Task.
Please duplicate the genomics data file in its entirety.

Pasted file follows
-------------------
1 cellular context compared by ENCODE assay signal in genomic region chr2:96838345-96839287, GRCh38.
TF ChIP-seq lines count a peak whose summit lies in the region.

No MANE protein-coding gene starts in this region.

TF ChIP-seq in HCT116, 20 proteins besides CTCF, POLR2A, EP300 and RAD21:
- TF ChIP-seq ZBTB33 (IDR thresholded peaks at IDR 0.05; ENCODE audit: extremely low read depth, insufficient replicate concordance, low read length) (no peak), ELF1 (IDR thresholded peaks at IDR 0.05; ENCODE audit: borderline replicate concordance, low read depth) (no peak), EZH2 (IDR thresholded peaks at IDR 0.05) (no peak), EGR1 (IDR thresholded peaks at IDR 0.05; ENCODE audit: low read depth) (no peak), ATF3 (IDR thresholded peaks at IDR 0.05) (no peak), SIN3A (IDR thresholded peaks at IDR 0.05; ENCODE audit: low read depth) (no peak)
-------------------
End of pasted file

1 cellular context compared by ENCODE assay signal in genomic region chr2:96838345-96839287, GRCh38.
TF ChIP-seq lines count a peak whose summit lies in the region.

No MANE protein-coding gene starts in this region.

TF ChIP-seq in HCT116, 20 proteins besides CTCF, POLR2A, EP300 and RAD21:
- TF ChIP-seq ZBTB33 (IDR thresholded peaks at IDR 0.05; ENCODE audit: extremely low read depth, insufficient replicate concordance, low read length) (no peak), ELF1 (IDR thresholded peaks at IDR 0.05; ENCODE audit: borderline replicate concordance, low read depth) (no peak), EZH2 (IDR thresholded peaks at IDR 0.05) (no peak), EGR1 (IDR thresholded peaks at IDR 0.05; ENCODE audit: low read depth) (no peak), ATF3 (IDR thresholded peaks at IDR 0.05) (no peak), SIN3A (IDR thresholded peaks at IDR 0.05; ENCODE audit: low read depth) (no peak)